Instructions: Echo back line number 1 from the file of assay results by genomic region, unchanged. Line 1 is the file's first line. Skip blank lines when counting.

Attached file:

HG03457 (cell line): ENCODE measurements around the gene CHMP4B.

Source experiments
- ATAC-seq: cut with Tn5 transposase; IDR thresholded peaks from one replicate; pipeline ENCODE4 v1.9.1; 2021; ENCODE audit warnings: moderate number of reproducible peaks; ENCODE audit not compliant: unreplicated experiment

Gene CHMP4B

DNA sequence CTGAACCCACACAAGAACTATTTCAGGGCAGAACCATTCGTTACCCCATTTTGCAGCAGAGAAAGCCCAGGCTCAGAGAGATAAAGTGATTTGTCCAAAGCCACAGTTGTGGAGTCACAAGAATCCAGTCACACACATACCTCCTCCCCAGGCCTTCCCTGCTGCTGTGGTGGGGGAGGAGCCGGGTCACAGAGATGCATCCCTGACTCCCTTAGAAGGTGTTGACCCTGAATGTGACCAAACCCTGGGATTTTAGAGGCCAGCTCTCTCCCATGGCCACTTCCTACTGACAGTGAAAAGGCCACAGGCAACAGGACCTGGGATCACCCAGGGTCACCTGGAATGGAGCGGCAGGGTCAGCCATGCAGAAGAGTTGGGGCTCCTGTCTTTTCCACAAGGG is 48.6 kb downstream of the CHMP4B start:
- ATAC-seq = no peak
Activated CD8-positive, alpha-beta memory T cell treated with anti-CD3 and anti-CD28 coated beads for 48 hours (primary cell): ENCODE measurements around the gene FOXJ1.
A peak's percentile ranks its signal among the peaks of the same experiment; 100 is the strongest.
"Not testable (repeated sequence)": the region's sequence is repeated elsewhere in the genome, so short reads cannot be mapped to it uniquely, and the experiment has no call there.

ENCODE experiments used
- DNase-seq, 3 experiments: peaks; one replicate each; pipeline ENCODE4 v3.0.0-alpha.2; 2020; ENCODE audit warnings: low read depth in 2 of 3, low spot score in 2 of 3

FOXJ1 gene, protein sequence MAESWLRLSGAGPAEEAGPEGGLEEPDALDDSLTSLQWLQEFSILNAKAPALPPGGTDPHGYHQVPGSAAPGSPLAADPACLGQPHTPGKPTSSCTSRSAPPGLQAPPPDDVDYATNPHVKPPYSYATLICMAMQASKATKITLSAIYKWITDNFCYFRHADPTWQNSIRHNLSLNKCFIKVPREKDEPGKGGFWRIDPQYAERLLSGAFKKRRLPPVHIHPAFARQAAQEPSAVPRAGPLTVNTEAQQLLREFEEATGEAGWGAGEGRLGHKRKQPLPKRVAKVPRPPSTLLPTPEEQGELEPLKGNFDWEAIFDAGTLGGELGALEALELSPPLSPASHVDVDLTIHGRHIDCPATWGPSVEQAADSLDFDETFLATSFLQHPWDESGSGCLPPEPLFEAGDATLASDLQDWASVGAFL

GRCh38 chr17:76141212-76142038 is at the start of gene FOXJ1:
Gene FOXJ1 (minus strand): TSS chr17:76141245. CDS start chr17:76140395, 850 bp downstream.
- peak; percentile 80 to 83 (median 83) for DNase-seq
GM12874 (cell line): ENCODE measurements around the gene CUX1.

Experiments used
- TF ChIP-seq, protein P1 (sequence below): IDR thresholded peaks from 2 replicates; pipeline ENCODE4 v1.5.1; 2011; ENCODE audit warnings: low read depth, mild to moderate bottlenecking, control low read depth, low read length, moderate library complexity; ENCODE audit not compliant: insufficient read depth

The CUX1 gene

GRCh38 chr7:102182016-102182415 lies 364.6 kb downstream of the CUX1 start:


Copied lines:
HG03457 (cell line): ENCODE measurements around the gene CHMP4B.